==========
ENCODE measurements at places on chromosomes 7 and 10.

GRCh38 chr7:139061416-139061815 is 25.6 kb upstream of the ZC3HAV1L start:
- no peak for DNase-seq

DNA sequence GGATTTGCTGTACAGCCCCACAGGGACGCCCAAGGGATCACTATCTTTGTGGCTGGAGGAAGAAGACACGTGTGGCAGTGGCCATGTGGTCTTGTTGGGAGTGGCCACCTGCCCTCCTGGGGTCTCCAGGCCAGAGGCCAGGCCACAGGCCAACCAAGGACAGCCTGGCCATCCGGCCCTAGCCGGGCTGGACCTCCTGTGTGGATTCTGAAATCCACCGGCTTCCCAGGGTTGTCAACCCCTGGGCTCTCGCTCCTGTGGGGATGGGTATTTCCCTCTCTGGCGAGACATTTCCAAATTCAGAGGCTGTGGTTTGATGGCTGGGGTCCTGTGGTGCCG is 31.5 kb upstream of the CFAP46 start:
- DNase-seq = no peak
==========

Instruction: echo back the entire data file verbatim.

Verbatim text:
ENCODE measurements at places on chromosomes 7 and 10.

GRCh38 chr7:139061416-139061815 is 25.6 kb upstream of the ZC3HAV1L start:
- no peak for DNase-seq

DNA sequence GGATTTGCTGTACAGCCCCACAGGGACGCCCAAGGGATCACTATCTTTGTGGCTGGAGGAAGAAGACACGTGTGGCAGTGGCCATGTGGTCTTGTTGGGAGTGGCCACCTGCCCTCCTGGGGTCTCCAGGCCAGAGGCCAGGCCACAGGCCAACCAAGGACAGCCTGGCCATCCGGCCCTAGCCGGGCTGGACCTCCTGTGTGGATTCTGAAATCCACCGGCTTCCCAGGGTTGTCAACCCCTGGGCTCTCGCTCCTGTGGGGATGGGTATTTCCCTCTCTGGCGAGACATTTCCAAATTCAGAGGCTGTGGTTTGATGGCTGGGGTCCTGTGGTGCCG is 31.5 kb upstream of the CFAP46 start:
- DNase-seq = no peak